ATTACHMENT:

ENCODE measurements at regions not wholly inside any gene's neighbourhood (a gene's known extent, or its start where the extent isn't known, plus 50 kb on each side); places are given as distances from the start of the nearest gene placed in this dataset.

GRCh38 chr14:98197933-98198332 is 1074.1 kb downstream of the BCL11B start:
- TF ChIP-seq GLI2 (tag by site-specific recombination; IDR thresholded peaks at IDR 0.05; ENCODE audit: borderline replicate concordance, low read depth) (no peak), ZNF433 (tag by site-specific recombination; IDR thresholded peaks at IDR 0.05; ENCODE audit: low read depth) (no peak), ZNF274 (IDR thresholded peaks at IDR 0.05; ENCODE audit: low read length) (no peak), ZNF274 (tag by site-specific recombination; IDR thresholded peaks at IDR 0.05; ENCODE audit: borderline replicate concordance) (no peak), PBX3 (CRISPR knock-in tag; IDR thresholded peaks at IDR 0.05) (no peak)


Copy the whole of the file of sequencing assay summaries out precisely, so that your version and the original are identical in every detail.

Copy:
ENCODE measurements at regions not wholly inside any gene's neighbourhood (a gene's known extent, or its start where the extent isn't known, plus 50 kb on each side); places are given as distances from the start of the nearest gene placed in this dataset.

GRCh38 chr14:98197933-98198332 is 1074.1 kb downstream of the BCL11B start:
- TF ChIP-seq GLI2 (tag by site-specific recombination; IDR thresholded peaks at IDR 0.05; ENCODE audit: borderline replicate concordance, low read depth) (no peak), ZNF433 (tag by site-specific recombination; IDR thresholded peaks at IDR 0.05; ENCODE audit: low read depth) (no peak), ZNF274 (IDR thresholded peaks at IDR 0.05; ENCODE audit: low read length) (no peak), ZNF274 (tag by site-specific recombination; IDR thresholded peaks at IDR 0.05; ENCODE audit: borderline replicate concordance) (no peak), PBX3 (CRISPR knock-in tag; IDR thresholded peaks at IDR 0.05) (no peak)